It’s unlikely broadcasters will avoid revenue slips in the coming year, according Wachovia analyst Marci Ryvicker.
“Advertisers are cutting back significantly given rising unemployment and the general state of the economy,” Ryvicker writes in a 4Q research note. “The story across the board is likely to be steep revenue declines coupled with significant cost-cutting.”
Talk of cost reductions, retransmission revenue and leverage are likely to be “hot topics during this round of conference calls,” Ryvicker said, but nothing is expected to make up for the implosion of the automotive sector.
“Auto has historically comprised roughly 25 percent of television advertising,’ she said. “While we have already factored in the absence of political and Olympic revenue in 2009, there is still downside risk to estimates given the dire state of the automotive industry.”
Indeed, General Motors said yesterday it planned to lay off 10,000 salaried workers and reduce pay for the remaining workforce by 10 percent. The layoffs are part of a restructuring proposal the carmaker will submit to the government to secure billions in federal loans. Nearly 30,000 of the affected jobs are based in the United States, and expected to be cut by May 1, The New York Times reported.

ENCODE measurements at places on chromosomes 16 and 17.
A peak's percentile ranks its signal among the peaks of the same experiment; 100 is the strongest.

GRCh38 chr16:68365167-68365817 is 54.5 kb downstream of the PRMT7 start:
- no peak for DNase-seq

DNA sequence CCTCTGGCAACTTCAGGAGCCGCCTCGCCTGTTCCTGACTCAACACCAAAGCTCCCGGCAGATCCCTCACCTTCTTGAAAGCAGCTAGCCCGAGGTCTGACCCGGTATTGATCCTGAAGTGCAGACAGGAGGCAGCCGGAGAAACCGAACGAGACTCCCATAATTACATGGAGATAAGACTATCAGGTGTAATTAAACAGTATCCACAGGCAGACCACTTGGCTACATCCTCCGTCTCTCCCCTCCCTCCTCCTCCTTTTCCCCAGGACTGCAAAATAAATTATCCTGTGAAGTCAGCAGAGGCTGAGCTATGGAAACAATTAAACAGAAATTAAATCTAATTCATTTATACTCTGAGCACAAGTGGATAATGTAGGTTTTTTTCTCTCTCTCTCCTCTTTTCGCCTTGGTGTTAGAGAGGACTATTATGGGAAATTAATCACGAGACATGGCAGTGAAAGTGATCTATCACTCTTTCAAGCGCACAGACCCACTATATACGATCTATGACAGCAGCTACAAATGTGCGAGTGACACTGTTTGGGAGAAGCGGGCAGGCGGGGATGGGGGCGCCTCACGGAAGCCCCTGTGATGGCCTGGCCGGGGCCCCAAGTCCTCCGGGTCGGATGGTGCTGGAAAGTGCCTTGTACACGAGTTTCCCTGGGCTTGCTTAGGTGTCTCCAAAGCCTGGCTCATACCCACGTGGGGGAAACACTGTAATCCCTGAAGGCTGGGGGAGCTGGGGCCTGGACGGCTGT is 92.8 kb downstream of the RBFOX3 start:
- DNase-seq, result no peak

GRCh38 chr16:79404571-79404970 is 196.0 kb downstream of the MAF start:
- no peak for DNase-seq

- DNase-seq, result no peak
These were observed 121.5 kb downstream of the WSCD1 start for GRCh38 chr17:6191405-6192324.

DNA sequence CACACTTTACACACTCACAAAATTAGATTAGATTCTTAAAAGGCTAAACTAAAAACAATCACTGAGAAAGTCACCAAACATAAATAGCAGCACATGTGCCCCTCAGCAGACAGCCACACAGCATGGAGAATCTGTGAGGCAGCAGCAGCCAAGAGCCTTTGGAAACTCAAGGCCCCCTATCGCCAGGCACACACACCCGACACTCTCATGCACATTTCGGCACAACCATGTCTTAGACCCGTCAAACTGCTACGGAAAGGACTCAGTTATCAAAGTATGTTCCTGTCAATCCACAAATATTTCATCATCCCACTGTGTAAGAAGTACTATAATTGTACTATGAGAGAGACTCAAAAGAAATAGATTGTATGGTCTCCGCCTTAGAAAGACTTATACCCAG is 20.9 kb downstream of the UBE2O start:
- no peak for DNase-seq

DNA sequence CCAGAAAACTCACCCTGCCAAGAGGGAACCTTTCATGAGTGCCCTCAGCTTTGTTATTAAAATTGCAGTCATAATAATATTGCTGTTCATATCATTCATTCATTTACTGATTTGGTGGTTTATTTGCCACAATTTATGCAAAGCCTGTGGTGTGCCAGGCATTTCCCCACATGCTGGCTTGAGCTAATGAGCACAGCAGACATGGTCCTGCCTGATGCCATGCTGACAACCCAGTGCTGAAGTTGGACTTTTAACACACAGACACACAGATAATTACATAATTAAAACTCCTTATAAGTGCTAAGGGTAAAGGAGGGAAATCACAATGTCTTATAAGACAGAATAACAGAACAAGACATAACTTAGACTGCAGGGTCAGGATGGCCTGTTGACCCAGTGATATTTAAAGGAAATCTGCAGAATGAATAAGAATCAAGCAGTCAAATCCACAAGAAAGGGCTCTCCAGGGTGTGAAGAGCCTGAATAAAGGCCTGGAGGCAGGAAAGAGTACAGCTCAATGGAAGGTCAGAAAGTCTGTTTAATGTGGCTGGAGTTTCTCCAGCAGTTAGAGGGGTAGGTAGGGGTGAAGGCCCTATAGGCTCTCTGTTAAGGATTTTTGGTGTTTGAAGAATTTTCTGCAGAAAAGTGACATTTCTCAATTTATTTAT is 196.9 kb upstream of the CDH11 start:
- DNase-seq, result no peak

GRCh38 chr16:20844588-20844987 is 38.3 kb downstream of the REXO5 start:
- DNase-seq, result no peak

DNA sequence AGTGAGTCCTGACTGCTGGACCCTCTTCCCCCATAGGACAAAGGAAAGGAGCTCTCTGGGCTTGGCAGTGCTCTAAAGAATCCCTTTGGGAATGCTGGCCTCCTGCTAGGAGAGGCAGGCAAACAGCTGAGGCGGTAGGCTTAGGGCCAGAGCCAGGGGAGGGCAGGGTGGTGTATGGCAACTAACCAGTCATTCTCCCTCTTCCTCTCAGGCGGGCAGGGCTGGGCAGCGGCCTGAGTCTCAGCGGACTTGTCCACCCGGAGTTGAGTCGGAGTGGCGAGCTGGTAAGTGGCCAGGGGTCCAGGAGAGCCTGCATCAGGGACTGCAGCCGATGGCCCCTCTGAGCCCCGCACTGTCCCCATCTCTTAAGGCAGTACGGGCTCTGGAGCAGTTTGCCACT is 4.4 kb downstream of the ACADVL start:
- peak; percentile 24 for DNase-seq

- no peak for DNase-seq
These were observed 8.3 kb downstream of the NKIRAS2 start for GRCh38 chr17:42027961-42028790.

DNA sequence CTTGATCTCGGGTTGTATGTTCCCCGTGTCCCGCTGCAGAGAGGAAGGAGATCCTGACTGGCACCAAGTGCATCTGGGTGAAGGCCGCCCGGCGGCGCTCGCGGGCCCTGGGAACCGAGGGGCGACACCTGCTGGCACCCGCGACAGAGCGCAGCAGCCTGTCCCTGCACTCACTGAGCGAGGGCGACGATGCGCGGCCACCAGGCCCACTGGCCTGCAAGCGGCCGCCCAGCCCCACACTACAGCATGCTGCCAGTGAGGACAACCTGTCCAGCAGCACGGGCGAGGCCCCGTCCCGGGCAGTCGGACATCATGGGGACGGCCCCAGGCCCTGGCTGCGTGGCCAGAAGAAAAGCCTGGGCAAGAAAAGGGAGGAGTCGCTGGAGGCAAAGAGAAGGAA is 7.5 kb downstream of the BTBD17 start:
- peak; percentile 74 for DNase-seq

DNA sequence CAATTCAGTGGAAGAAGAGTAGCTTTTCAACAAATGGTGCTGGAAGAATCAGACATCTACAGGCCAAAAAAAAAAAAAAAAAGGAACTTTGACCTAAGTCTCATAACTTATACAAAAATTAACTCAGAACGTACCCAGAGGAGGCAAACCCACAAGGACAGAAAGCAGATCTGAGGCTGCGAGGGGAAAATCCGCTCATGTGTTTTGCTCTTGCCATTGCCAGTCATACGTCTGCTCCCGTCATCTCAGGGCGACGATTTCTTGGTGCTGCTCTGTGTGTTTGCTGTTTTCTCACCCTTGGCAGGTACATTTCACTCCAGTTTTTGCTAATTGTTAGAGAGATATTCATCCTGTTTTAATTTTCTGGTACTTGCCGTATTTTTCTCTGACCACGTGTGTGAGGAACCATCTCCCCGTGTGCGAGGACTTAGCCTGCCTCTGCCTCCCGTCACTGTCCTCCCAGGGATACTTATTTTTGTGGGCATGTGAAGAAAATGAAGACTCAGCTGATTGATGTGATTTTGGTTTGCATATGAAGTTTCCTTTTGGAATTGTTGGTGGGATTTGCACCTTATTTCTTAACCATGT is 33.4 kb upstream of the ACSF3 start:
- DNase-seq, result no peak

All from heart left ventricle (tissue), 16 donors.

For 2009, Ryvicker said local spot TV revenue--the biggest category for TV stations--would decline by 15 percent. National spot is expected to fall 25 percent; syndie, down 3 percent and network revenue, down 5 percent. Total television revenues are expected to be down 12 percent in 2009 compared to last year.
There was at least a single point of light in Ryvicker’s note:
“While the possibilities of bankruptcies and delistings continue to pressure the stocks, neither appears likely as the banks would rather refinance than own the assets and the New York Stock Exchange and NASDAQ continue to relax listing requirements--at least for now.”
The latest product and technology information
Future US's leading brands bring the most important, up-to-date information right to your inbox